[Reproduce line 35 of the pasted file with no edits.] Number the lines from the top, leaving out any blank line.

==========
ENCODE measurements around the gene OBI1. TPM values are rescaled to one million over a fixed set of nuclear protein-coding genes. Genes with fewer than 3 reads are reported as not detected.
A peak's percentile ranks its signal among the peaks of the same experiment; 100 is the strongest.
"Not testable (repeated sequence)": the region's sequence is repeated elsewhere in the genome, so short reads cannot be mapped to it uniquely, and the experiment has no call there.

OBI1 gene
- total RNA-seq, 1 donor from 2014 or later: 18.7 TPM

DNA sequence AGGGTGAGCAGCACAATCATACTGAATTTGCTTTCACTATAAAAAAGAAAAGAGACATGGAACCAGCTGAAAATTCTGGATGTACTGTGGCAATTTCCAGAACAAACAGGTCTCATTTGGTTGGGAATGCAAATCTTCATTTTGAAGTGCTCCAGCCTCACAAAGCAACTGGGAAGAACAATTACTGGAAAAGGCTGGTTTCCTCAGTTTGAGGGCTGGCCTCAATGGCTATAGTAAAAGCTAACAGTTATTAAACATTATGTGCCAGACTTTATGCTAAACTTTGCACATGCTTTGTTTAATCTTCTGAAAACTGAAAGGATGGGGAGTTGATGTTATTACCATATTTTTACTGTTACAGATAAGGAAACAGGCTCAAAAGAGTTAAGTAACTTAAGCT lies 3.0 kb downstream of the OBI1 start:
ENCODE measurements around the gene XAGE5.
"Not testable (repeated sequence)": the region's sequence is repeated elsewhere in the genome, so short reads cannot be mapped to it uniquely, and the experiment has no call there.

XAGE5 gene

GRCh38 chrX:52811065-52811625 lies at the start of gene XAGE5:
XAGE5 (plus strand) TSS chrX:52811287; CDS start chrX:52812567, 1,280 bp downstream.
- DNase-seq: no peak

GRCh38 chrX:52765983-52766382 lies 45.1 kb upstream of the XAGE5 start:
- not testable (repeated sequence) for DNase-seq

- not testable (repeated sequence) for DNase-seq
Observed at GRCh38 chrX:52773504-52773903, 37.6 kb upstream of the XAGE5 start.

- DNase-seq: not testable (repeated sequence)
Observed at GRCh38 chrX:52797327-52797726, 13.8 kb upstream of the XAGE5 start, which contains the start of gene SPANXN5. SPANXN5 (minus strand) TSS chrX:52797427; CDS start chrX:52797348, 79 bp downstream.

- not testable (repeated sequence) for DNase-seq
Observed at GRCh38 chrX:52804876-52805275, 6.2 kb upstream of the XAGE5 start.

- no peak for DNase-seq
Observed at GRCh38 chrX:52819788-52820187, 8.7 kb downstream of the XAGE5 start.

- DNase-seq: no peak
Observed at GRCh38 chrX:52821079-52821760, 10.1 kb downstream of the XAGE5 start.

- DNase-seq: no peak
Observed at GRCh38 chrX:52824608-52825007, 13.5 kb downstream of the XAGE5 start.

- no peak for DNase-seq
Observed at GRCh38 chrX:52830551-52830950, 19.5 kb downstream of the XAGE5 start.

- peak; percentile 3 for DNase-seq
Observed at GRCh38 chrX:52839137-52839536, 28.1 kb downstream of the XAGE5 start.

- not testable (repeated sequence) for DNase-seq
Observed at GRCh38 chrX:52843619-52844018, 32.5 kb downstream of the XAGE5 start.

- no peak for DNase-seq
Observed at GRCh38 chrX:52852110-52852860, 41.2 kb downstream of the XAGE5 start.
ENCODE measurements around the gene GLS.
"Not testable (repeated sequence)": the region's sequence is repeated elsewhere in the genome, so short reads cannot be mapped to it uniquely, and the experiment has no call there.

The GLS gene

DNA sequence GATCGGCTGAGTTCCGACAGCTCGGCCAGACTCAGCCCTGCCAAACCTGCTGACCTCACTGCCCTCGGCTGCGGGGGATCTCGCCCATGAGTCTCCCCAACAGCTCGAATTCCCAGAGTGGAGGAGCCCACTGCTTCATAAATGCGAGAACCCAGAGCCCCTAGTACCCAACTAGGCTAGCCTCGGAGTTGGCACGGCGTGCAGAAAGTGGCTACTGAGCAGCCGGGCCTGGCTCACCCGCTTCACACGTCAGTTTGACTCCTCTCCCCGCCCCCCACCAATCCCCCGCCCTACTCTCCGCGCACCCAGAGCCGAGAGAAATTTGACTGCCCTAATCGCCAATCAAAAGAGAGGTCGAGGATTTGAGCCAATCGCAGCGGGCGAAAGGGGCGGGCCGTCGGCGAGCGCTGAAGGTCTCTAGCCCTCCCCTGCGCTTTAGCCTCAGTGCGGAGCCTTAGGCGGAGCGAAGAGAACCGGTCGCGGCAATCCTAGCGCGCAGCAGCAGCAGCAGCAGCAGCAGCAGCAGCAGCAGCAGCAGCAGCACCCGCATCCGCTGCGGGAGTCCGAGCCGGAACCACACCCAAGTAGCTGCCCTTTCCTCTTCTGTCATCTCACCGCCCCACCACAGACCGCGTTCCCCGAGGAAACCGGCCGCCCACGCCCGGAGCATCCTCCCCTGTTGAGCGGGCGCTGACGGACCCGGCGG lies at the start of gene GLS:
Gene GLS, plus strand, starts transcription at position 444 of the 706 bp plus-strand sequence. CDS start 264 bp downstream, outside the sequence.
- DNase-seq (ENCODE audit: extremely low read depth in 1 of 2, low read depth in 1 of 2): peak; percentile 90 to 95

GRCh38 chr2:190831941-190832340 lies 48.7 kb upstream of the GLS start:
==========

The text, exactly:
ENCODE measurements around the gene GLS.